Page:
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Canadian Pacific Railway

Construction of the CPR “Empress Line,” northwest of Swift Current, ca. 1911.
Saskatchewan Archives Board R-A16847

The Canadian Pacific Railway (CPR) Company was incorporated on February 16, 1881. Primarily serving only a small portion of Canada at the time, it became nationally significant after the company purchased the Canada Central Railway on June 9 of the same year: this 409- km addition connected the CPR to Ottawa, giving it a dominant presence in eastern Canada. Once it was firmly established in the east, the CPR planned to expand in the west. Much of the CPR’s success in this regard has been attributed to its first president, William Cornelius Van Horne: while he was working in the United States, the CPR offered Van Horne $15,000 a year to become the corporation’s general manager and oversee the expansion of the CPR into the west; he accepted the offer and managed the CPR into a nationally recognized carrier.

The CPR line ran through what is now Saskatchewan in 1882-83. In addition to its mainline running from east to west, the CPR branched northward: it accomplished this by purchasing the Qu’Appelle-Long Lake and Saskatchewan Railroad and Steamboat Company. The Regina to Prince Albert line was completed in 1889–90. In answer to persistent demands by settlers and businesses from communities adjacent to the railway, the CPR proceeded cautiously, building feeder lines only when there were prospects for profitable returns—if not immediately, then at least in the foreseeable future. The CPR linked Canada from east to west when the last spike was driven by Donald A. Smith (later Lord Strathcona and Mount Royal) at Craigellachie, British Columbia on November 7, 1885. In later years the CPR became involved in land sales, communications, shipping, hotels, insurance, irrigation, manufacturing, Mining, pulp and paper, trucking, and even waste management. In 1941 the CPR became involved in commercial Aviation by acquiring and amalgamating ten commercial aviation companies into Canadian Pacific Airlines (CPA). Today the CPR operates and maintains over 22,500 km of rail line in Canada, hauling grain, fertilizer, Automobiles and freight to numerous destinations throughout the country.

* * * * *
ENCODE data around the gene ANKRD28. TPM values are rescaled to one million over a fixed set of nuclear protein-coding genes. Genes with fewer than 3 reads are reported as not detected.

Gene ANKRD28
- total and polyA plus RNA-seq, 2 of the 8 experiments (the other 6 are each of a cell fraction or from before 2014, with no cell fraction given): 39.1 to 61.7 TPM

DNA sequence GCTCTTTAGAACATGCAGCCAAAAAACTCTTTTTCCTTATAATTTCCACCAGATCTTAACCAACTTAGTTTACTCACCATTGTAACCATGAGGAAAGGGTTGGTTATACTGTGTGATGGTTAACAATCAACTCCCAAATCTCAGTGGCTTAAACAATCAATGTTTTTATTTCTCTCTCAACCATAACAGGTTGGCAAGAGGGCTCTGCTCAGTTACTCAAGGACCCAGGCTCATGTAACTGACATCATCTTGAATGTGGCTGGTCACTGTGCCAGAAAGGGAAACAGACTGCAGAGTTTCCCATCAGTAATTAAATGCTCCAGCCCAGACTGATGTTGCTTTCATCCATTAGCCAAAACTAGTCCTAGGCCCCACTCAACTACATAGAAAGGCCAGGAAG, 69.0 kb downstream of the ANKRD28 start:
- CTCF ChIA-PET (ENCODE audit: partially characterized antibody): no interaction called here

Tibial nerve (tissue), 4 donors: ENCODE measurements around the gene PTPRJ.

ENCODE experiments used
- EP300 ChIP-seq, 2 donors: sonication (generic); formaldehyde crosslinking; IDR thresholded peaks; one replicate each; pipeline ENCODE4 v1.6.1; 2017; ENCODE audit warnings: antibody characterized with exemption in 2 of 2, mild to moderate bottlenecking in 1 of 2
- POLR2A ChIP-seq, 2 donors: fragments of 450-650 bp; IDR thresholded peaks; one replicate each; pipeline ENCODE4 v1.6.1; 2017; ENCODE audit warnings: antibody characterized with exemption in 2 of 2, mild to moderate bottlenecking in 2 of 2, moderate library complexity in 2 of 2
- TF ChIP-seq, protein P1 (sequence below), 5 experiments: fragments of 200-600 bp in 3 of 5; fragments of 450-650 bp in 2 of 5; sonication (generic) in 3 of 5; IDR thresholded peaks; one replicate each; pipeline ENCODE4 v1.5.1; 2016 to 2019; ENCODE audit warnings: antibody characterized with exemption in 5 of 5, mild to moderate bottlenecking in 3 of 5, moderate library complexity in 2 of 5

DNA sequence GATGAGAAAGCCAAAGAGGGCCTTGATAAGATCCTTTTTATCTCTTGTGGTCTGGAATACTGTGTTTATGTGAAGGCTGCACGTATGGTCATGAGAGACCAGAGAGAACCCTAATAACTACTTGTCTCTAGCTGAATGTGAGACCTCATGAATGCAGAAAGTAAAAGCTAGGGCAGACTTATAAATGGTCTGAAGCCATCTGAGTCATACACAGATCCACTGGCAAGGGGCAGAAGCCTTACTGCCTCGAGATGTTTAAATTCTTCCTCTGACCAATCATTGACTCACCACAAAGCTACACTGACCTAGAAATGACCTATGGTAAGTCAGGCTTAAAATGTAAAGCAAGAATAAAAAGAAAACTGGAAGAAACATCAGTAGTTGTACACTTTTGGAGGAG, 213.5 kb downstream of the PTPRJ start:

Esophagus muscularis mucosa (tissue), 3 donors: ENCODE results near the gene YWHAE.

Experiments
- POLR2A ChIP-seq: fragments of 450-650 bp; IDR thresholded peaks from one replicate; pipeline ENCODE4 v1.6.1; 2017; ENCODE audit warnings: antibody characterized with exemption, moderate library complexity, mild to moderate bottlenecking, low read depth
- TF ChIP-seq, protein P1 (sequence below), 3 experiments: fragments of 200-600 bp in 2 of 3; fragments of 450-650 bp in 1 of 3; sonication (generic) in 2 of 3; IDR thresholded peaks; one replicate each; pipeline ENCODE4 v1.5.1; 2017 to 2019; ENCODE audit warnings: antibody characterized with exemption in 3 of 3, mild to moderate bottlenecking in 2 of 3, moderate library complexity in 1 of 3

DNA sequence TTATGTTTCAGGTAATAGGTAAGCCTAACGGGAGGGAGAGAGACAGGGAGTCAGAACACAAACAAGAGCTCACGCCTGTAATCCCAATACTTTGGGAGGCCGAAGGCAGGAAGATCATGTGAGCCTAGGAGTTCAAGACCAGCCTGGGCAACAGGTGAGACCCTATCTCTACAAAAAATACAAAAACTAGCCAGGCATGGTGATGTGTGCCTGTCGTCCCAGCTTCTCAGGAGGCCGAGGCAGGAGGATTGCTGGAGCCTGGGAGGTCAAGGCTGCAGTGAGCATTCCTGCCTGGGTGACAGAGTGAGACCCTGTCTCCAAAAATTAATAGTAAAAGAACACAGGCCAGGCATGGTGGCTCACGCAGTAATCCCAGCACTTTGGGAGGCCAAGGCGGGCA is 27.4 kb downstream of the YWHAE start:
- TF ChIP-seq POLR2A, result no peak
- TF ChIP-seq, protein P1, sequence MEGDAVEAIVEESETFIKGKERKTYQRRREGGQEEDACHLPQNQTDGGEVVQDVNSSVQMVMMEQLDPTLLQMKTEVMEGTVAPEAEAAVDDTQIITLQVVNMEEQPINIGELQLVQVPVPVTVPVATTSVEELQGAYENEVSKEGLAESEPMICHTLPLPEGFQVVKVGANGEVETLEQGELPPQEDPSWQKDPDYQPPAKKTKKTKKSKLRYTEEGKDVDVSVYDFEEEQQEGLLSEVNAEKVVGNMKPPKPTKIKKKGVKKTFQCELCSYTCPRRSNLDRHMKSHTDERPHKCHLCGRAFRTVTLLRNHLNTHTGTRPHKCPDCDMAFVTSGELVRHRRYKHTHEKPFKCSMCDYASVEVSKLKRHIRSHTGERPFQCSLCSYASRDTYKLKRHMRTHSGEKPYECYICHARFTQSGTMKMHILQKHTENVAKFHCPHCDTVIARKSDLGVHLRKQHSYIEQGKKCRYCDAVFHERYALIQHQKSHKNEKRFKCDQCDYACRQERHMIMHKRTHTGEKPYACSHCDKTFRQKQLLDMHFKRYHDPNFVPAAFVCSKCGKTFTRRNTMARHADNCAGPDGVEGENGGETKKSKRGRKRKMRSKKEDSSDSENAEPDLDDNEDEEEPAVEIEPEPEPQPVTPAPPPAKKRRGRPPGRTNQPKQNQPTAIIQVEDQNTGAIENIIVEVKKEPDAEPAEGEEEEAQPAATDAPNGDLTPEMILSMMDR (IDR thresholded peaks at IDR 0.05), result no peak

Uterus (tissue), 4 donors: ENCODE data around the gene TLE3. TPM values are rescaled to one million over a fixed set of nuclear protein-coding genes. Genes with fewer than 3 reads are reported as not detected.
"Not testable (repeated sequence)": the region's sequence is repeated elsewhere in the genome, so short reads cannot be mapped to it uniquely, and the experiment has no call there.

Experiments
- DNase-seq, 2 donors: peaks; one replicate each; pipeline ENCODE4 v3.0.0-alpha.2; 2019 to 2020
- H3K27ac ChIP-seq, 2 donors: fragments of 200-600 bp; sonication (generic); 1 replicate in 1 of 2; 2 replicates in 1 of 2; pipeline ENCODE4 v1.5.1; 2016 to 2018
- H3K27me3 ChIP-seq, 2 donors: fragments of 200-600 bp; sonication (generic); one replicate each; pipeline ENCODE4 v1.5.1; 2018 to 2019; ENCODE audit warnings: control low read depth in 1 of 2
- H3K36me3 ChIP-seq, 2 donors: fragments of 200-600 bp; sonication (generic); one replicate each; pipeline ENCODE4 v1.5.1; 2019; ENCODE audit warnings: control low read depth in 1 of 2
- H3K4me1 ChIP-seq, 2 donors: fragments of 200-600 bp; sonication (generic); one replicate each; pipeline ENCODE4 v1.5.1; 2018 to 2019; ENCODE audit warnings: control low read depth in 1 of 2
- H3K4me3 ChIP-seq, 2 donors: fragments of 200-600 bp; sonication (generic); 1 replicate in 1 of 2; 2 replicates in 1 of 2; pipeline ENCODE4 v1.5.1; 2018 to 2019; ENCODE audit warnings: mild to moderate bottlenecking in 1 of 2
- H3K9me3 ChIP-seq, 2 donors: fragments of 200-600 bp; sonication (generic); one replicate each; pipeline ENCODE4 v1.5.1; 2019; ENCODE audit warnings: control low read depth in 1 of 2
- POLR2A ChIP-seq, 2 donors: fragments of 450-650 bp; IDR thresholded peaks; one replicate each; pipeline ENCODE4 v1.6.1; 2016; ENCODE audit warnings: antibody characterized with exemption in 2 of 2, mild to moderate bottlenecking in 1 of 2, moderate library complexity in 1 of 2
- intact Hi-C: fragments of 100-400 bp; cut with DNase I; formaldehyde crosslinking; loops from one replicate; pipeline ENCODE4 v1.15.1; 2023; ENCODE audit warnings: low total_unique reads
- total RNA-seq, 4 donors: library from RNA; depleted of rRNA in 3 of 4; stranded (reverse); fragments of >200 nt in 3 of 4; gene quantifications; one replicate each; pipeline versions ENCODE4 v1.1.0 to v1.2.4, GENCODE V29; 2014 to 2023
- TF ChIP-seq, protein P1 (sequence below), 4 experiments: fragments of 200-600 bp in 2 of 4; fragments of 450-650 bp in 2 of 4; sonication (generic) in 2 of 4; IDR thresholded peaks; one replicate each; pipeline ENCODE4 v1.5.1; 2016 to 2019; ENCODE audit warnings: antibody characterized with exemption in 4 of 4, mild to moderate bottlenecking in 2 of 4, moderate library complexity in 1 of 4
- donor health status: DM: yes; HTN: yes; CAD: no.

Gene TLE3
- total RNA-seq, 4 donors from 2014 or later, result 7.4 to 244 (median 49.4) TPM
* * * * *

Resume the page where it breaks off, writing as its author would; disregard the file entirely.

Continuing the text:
Ted Regehr

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